Was a 2016 phone call about paying off a porn star, or was it about a rumor that Donald Trump had been videotaped with prostitutes? That’s the surprising distinction that may determine whether Hope Hicks, President Donald Trump’s former communications director, lied to the House Judiciary Committee last month. (The infamous rumored tape, of course, has never been shown to exist.)
Hicks took part in an October 8, 2016, phone call with Trump and his former personal lawyer, Michael Cohen. The call, which occurred the day after the release of the infamous “Access Hollywood tape,” came amid a flurry of communications by Cohen that led to his $130,000 payment to pornographic actress Stephanie Clifford, known as Stormy Daniels. As part of a recently unsealed 2018 application for a warrant to search Cohen’s apartment, hotel room, office, and cell phones, an FBI agent implied that the call may have been among the communications by Cohen that “concerned the need to prevent Clifford from going public” before election day with her claim that she’d had sex with Trump in 2006.
That is a problem for Hicks, who testified before the committee on June 19 that she “wasn’t aware of a hush money payment agreement” with Daniels. Hicks also testified that she lacked “any direct knowledge” of whether Trump knew that Cohen paid off the “Camp Cuddly Pines Powertool Massacre” star. In addition, Hicks said that she was “never present” for any conversation between Trump and Cohen about Daniels.
The unsealed affidavit does not flatly assert that the Hicks was part of a discussion about paying off Daniels. But it supported that possibility. On Thursday night, Judiciary Committee Chairman Jerrold Nadler (D-NY) wrote to Hicks and her attorney, Robert Trout, asking her to clarify apparent inconsistencies in her testimony “in very short order—but not later than August 15, 2019.” Nadler said that unsealed material “raises substantial questions about the accuracy” of several of Hicks’ claims.
In a statement Friday, Trout said that Hicks’ testimony was accurate. “Reports claiming that Ms. Hicks was involved in conversations about ‘hush money’ payments on October 8, 2016, or knew that payments were being discussed, are simply wrong,” Trout said. “Ms. Hicks stands by her truthful testimony that she first became aware of this issue in early November 2016, as the result of press inquiries, and she will be responding formally to Chairman Nadler’s letter as requested.”
Hicks previously offered more detail on the October 8 call with Trump and Cohen. During her June testimony, she said the call was about rumors she’d heard about “a tape involving Mr. Trump in Moscow with, you know—can I say this?…with Russian hookers, participating in some lewd activities.” Hicks explained that she “wanted to make sure that I stayed on top of it before it developed any further, to try to contain it from spiraling out of control.” She said she had heard that the gossip site TMZ might have “access to this tape,” and she knew Cohen was friendly with TMZ founder Harvey Levin.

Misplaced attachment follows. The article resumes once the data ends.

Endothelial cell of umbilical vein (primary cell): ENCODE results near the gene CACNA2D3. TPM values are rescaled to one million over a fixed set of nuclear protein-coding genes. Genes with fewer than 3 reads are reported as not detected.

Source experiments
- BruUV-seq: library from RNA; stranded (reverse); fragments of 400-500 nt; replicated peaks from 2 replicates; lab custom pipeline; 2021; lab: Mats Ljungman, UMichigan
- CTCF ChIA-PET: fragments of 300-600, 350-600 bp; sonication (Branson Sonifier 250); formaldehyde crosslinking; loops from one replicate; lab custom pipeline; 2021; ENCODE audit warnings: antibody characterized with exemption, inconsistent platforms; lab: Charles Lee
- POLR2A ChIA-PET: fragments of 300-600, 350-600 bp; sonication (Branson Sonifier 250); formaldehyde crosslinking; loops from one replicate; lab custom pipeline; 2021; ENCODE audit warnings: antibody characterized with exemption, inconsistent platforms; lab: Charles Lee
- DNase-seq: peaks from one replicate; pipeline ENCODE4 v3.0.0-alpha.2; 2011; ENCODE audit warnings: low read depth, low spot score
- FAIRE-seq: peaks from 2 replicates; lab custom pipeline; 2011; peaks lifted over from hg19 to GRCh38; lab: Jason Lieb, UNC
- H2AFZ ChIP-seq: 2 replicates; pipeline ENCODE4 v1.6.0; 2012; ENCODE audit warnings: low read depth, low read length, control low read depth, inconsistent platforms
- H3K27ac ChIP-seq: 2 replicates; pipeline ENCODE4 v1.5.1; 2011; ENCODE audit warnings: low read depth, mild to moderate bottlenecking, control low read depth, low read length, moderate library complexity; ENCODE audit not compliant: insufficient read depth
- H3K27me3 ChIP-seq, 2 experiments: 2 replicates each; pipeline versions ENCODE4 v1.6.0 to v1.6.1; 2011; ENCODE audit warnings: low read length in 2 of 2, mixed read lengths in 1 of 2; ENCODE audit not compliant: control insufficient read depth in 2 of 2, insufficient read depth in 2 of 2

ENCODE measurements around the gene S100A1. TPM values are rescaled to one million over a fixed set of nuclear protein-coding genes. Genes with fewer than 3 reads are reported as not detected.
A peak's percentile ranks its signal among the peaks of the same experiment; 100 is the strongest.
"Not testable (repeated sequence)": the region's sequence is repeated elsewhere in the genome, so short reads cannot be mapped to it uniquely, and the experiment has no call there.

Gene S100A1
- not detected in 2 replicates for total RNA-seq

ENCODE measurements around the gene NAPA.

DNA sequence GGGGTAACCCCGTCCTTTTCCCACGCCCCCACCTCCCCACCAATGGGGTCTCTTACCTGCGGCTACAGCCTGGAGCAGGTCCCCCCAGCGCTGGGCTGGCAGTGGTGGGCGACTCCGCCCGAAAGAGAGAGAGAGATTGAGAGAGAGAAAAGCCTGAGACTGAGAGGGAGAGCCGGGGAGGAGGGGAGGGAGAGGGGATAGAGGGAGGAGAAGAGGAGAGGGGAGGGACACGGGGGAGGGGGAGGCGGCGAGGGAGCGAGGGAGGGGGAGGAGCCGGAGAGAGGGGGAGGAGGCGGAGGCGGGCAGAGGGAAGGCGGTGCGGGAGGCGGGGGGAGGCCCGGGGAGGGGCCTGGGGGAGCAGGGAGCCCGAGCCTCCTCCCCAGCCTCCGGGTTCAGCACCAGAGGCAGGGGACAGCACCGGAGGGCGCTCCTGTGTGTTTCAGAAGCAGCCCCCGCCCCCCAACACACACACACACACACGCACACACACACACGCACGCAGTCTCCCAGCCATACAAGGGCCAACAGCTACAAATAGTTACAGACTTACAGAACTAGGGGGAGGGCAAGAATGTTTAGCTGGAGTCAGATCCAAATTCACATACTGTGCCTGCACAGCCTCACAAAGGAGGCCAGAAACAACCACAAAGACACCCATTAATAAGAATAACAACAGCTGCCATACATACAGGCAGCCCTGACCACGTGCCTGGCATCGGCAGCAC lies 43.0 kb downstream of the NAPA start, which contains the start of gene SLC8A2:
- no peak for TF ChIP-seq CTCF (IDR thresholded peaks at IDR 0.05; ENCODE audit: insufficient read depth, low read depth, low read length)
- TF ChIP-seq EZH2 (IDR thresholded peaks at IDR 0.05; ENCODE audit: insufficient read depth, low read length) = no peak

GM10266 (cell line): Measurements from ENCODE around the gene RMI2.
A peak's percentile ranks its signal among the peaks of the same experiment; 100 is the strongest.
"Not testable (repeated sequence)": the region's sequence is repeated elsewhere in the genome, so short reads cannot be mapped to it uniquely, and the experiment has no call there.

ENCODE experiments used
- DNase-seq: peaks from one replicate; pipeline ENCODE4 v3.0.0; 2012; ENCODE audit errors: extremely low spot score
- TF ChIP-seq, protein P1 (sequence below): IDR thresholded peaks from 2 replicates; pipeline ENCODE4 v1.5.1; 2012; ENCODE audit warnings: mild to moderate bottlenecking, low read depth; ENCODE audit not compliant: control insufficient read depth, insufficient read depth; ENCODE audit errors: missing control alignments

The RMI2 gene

Pause there. On the day after the release of audio in which Trump bragged that he could get away with grabbing women “by the the pussy,” he joined his lawyer and his spokesperson in a conversation that the FBI thought might be about secretly paying off a porn star who says she had sex with Trump while Trump’s wife was pregnant. But Hicks says the call was actually about claims that the Kremlin had caught Trump on video engaging in lewd activities with prostitutes. No evidence has ever emerged of the existence of the infamous “pee tape,” or even of a tape featuring more conventional interactions between Trump and prostitutes. Trump has long denied it exists. Still, it’s striking that the possible topics of this call are porn star or pee tape. No one’s claiming that the conversation was about tax policy.
Cohen, in February testimony before the House Oversight Committee, also referenced a call with Hicks that he said took place shortly after the Access Hollywood tape was revealed. He said that the conversation related to how to respond to press inquiries about the Access Hollywood audio. (That’s not wholly consistent with either the suggestion in FBI affidavit or Hicks’ description.) Cohen also said the call occurred on October 7, not the following day. But the FBI affidavit says phone records show the October 8 call was the first that “Cohen had received or made to Hicks in at least multiple weeks.” This suggests Cohen may have been referring to the same call with Trump and Hicks that is at issue, but that he got the date wrong.
Asked if Cohen’s call with Trump and Hicks related to paying off Daniels or, as Hicks claims, to a rumored tape supposedly showing Trump with Russian prostitutes, Cohen’s lawyer, Lanny Davis, responded unequivocally: “It was about hush money payments. She is lying.”
Davis indicated he based this statement on the warrant application unsealed Thursday. He did not say if he had checked with Cohen, who is serving a three-year prison sentence after pleading guilty to bank fraud, perjury, and campaign finance violations related to the Daniels’ payment.